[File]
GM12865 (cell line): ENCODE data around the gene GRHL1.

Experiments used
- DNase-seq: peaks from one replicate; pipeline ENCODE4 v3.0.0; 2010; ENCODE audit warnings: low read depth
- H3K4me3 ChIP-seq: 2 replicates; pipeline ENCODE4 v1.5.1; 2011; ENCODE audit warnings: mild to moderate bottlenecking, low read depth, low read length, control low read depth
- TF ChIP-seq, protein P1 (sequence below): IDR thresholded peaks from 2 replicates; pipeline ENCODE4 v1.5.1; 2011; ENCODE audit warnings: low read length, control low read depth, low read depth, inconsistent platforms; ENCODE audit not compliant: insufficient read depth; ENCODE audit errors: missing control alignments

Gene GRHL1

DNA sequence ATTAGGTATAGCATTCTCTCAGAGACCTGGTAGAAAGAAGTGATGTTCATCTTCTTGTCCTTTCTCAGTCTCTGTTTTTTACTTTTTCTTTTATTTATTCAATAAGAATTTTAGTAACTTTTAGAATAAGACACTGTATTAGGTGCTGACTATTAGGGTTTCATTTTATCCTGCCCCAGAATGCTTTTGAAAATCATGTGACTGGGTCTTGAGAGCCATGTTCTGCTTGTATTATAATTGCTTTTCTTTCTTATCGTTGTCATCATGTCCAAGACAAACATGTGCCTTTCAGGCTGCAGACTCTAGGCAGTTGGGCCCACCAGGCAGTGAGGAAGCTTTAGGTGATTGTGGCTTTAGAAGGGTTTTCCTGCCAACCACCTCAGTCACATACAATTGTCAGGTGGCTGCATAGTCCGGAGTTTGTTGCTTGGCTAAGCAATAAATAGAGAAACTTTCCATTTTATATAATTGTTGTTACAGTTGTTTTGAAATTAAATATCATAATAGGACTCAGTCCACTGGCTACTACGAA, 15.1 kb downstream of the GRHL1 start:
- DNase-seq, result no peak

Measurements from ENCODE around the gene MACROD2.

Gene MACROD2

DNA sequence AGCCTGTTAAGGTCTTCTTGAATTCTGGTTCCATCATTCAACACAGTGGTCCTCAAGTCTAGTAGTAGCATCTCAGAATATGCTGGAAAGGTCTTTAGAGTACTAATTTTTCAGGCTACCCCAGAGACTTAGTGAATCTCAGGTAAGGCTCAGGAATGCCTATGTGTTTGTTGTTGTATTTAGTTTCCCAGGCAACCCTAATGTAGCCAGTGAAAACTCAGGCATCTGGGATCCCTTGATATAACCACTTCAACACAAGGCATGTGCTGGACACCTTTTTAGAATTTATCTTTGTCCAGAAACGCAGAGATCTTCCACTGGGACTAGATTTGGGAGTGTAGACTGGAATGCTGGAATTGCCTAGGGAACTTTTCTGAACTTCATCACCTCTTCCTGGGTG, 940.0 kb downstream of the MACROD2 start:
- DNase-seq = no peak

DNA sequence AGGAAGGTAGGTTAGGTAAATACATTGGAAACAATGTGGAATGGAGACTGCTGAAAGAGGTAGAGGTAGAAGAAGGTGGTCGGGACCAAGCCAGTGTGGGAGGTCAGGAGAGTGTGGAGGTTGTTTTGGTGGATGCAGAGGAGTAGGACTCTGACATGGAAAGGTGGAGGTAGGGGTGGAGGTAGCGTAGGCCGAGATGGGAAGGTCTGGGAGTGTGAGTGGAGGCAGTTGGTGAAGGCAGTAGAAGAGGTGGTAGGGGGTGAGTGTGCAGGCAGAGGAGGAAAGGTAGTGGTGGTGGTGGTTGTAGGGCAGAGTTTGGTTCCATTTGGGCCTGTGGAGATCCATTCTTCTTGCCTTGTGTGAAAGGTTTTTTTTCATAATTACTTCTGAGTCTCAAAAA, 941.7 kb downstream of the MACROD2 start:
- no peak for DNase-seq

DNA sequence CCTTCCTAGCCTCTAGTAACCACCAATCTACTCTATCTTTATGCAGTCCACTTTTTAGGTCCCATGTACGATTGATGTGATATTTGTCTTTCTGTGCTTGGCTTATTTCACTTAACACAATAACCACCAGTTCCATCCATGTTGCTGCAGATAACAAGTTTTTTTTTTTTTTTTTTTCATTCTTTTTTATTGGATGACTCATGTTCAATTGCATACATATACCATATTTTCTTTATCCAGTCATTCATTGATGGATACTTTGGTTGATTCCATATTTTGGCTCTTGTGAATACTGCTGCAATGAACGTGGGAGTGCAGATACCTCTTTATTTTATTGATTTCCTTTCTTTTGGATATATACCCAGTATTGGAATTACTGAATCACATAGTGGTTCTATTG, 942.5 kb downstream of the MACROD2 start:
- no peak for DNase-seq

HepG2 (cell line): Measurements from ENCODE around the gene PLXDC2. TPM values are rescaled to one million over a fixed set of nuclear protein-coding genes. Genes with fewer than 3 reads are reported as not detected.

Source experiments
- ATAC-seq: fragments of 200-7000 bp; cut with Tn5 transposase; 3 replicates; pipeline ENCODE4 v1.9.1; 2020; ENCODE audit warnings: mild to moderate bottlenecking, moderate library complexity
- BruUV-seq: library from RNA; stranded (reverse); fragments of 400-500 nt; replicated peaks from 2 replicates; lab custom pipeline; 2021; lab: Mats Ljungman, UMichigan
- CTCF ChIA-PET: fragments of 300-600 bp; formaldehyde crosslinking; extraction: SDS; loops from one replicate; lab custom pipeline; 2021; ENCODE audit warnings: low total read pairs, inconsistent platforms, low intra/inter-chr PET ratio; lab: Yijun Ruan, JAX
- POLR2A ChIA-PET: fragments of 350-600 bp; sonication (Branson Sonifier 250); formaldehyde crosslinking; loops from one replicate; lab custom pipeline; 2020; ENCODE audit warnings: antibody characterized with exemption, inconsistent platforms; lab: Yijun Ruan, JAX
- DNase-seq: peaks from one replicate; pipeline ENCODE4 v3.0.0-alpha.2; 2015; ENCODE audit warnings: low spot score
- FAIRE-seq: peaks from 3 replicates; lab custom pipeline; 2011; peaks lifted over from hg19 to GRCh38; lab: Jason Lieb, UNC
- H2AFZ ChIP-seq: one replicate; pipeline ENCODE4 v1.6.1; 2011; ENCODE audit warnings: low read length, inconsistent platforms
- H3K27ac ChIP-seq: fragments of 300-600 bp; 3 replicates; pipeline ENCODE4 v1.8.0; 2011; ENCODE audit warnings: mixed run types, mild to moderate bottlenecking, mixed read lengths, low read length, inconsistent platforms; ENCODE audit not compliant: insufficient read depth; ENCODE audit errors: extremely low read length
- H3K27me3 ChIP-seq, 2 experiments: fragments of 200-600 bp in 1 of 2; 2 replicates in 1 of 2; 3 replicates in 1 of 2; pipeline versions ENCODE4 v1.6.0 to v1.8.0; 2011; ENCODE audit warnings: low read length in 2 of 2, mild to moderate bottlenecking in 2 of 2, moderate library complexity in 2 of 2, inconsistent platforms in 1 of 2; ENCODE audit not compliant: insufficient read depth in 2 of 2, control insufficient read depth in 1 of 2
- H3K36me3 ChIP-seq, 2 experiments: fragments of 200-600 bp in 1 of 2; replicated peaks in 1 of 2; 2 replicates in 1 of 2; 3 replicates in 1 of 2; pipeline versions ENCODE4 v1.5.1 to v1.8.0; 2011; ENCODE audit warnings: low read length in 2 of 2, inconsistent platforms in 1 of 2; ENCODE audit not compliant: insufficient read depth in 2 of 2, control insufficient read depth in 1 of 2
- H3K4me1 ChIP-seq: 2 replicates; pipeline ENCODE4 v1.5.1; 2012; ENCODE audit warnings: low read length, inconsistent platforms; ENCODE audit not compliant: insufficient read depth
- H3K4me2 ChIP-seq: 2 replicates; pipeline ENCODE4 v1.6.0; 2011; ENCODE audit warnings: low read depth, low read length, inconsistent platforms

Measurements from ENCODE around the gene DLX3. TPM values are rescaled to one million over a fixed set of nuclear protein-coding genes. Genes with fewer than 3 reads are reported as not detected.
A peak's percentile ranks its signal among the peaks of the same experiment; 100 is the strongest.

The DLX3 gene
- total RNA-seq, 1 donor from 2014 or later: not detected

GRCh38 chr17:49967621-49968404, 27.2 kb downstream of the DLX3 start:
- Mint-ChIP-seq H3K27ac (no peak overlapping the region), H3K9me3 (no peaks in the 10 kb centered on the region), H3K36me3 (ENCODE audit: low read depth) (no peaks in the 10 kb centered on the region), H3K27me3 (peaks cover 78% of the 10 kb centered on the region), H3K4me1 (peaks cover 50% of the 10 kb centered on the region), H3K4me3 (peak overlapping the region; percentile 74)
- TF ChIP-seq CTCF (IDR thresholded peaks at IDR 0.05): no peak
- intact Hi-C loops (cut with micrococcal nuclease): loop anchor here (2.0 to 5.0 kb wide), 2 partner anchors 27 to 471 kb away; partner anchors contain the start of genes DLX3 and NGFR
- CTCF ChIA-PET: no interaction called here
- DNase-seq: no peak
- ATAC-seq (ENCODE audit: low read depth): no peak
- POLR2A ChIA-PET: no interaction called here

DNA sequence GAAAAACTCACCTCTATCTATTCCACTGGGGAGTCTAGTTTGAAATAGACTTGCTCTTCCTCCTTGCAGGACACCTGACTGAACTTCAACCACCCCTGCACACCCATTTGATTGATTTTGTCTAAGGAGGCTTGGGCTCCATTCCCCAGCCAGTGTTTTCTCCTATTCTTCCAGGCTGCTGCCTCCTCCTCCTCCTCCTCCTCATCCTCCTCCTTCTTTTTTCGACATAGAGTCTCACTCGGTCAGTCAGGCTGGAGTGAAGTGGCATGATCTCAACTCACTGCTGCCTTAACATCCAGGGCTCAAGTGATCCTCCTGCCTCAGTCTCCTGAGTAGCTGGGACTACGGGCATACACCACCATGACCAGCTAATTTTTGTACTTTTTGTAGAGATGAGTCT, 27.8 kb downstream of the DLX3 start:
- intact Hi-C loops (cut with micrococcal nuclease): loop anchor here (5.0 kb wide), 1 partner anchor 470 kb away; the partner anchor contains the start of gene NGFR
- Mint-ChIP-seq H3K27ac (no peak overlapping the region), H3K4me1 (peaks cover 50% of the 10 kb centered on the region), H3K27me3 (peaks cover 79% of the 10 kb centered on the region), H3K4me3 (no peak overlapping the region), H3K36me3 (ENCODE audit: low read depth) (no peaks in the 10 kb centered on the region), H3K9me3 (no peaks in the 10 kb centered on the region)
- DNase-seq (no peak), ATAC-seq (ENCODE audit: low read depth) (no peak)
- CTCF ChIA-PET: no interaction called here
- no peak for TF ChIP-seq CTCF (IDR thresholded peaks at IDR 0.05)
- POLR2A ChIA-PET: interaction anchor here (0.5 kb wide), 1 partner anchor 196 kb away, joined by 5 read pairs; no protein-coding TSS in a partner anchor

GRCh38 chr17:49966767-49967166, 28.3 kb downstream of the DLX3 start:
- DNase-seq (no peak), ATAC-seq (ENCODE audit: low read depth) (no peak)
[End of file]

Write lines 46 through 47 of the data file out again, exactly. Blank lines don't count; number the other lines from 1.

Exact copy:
- DNase-seq (no peak), ATAC-seq (ENCODE audit: low read depth) (no peak)
- CTCF ChIA-PET: no interaction called here